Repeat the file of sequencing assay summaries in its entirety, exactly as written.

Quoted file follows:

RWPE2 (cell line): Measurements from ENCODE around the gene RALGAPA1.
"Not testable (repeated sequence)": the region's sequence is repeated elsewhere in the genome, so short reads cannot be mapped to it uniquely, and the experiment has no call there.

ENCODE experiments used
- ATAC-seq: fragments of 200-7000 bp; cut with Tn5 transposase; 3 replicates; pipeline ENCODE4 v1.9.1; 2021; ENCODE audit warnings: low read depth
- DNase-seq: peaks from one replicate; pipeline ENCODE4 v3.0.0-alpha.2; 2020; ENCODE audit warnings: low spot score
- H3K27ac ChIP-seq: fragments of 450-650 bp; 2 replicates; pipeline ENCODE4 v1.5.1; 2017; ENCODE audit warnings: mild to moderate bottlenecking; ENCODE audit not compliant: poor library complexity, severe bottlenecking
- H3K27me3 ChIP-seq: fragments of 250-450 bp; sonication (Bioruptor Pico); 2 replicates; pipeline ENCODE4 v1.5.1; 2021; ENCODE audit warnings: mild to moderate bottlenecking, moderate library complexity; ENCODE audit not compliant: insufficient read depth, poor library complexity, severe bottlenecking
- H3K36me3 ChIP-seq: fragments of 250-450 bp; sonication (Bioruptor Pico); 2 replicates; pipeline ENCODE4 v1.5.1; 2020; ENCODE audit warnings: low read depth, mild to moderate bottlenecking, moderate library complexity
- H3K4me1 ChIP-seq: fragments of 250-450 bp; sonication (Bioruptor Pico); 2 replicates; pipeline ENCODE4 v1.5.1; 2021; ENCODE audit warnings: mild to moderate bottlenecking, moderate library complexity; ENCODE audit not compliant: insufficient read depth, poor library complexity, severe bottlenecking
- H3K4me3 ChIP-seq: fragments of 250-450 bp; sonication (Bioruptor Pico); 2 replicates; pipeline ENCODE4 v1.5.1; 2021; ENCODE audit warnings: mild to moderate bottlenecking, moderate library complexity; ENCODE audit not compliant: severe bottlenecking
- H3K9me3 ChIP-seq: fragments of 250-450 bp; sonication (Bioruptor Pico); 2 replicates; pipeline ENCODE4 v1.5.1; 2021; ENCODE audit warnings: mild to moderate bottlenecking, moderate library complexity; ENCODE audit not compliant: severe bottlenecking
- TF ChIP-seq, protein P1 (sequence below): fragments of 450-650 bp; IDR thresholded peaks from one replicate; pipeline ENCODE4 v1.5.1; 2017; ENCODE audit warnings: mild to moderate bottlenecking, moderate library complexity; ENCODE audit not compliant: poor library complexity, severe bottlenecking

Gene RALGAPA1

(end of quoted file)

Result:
RWPE2 (cell line): Measurements from ENCODE around the gene RALGAPA1.
"Not testable (repeated sequence)": the region's sequence is repeated elsewhere in the genome, so short reads cannot be mapped to it uniquely, and the experiment has no call there.

ENCODE experiments used
- ATAC-seq: fragments of 200-7000 bp; cut with Tn5 transposase; 3 replicates; pipeline ENCODE4 v1.9.1; 2021; ENCODE audit warnings: low read depth
- DNase-seq: peaks from one replicate; pipeline ENCODE4 v3.0.0-alpha.2; 2020; ENCODE audit warnings: low spot score
- H3K27ac ChIP-seq: fragments of 450-650 bp; 2 replicates; pipeline ENCODE4 v1.5.1; 2017; ENCODE audit warnings: mild to moderate bottlenecking; ENCODE audit not compliant: poor library complexity, severe bottlenecking
- H3K27me3 ChIP-seq: fragments of 250-450 bp; sonication (Bioruptor Pico); 2 replicates; pipeline ENCODE4 v1.5.1; 2021; ENCODE audit warnings: mild to moderate bottlenecking, moderate library complexity; ENCODE audit not compliant: insufficient read depth, poor library complexity, severe bottlenecking
- H3K36me3 ChIP-seq: fragments of 250-450 bp; sonication (Bioruptor Pico); 2 replicates; pipeline ENCODE4 v1.5.1; 2020; ENCODE audit warnings: low read depth, mild to moderate bottlenecking, moderate library complexity
- H3K4me1 ChIP-seq: fragments of 250-450 bp; sonication (Bioruptor Pico); 2 replicates; pipeline ENCODE4 v1.5.1; 2021; ENCODE audit warnings: mild to moderate bottlenecking, moderate library complexity; ENCODE audit not compliant: insufficient read depth, poor library complexity, severe bottlenecking
- H3K4me3 ChIP-seq: fragments of 250-450 bp; sonication (Bioruptor Pico); 2 replicates; pipeline ENCODE4 v1.5.1; 2021; ENCODE audit warnings: mild to moderate bottlenecking, moderate library complexity; ENCODE audit not compliant: severe bottlenecking
- H3K9me3 ChIP-seq: fragments of 250-450 bp; sonication (Bioruptor Pico); 2 replicates; pipeline ENCODE4 v1.5.1; 2021; ENCODE audit warnings: mild to moderate bottlenecking, moderate library complexity; ENCODE audit not compliant: severe bottlenecking
- TF ChIP-seq, protein P1 (sequence below): fragments of 450-650 bp; IDR thresholded peaks from one replicate; pipeline ENCODE4 v1.5.1; 2017; ENCODE audit warnings: mild to moderate bottlenecking, moderate library complexity; ENCODE audit not compliant: poor library complexity, severe bottlenecking

Gene RALGAPA1